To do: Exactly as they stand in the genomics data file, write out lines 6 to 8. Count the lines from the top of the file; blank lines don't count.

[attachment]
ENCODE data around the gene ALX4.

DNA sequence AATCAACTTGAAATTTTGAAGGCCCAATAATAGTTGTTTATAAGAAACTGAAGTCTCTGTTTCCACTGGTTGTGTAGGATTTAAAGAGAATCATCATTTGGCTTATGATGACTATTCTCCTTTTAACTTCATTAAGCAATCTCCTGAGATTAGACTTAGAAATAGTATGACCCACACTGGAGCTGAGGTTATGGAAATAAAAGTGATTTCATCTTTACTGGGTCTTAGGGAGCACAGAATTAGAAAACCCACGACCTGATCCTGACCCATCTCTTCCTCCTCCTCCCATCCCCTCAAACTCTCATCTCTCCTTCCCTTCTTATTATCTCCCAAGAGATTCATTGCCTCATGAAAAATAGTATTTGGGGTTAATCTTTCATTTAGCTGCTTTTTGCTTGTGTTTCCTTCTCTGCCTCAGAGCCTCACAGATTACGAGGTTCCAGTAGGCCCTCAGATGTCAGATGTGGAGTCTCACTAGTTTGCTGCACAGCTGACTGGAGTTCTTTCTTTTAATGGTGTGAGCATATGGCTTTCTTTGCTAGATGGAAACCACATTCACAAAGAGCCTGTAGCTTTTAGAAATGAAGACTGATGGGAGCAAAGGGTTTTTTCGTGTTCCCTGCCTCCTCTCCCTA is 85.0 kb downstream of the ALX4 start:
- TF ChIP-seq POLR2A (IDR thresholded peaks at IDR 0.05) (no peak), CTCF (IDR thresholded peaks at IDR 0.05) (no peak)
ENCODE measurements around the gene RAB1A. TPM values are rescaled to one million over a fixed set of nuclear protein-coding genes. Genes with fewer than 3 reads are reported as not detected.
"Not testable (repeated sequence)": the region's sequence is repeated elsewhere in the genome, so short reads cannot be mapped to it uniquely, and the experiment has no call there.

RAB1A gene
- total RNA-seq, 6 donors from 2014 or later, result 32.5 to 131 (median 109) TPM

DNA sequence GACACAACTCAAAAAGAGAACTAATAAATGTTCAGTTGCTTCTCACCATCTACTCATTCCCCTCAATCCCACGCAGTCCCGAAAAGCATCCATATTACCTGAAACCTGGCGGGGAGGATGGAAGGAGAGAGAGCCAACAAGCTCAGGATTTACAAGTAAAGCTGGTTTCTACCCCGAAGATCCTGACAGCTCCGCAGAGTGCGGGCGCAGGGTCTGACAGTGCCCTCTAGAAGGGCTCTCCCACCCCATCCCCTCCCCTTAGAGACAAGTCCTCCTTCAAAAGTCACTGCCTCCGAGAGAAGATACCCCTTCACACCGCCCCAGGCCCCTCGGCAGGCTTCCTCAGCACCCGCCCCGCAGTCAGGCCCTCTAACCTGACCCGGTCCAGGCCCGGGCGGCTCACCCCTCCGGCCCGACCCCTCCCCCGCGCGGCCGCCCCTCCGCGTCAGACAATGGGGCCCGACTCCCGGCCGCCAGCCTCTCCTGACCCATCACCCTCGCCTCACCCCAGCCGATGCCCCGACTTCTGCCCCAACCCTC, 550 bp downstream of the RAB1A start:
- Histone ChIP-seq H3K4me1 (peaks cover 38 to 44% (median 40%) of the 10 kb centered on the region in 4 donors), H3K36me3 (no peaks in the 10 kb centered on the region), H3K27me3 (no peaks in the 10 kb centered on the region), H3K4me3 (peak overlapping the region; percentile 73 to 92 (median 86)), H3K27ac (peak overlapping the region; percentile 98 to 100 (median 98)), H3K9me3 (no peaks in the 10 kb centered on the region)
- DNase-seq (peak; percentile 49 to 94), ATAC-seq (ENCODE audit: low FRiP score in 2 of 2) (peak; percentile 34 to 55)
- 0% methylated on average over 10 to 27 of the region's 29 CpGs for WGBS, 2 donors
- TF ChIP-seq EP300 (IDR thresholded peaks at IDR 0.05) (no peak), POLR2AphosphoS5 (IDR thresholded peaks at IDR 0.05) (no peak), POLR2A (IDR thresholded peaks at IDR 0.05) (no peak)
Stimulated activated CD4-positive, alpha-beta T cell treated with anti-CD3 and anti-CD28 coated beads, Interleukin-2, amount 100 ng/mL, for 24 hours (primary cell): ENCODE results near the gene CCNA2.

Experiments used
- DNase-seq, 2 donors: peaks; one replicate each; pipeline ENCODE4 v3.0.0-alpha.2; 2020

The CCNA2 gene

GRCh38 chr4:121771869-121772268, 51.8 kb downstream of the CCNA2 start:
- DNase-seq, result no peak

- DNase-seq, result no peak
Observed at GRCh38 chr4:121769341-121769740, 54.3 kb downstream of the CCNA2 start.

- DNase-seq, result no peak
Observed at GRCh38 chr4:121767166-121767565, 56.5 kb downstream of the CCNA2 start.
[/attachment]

RAB1A gene
- total RNA-seq, 6 donors from 2014 or later, result 32.5 to 131 (median 109) TPM

DNA sequence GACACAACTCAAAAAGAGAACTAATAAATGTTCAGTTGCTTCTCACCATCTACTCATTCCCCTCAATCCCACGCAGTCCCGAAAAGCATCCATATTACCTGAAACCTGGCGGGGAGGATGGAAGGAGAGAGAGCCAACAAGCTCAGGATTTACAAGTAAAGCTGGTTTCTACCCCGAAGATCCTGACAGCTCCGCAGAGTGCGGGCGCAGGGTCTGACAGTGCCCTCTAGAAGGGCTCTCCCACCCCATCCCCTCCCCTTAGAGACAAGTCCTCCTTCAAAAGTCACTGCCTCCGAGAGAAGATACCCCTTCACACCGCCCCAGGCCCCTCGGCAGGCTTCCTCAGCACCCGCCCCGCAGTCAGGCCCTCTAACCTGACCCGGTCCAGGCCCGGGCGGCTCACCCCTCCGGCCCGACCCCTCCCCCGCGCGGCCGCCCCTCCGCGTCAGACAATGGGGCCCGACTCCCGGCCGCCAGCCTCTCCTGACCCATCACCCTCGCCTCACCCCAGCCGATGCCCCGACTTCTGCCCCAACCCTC, 550 bp downstream of the RAB1A start: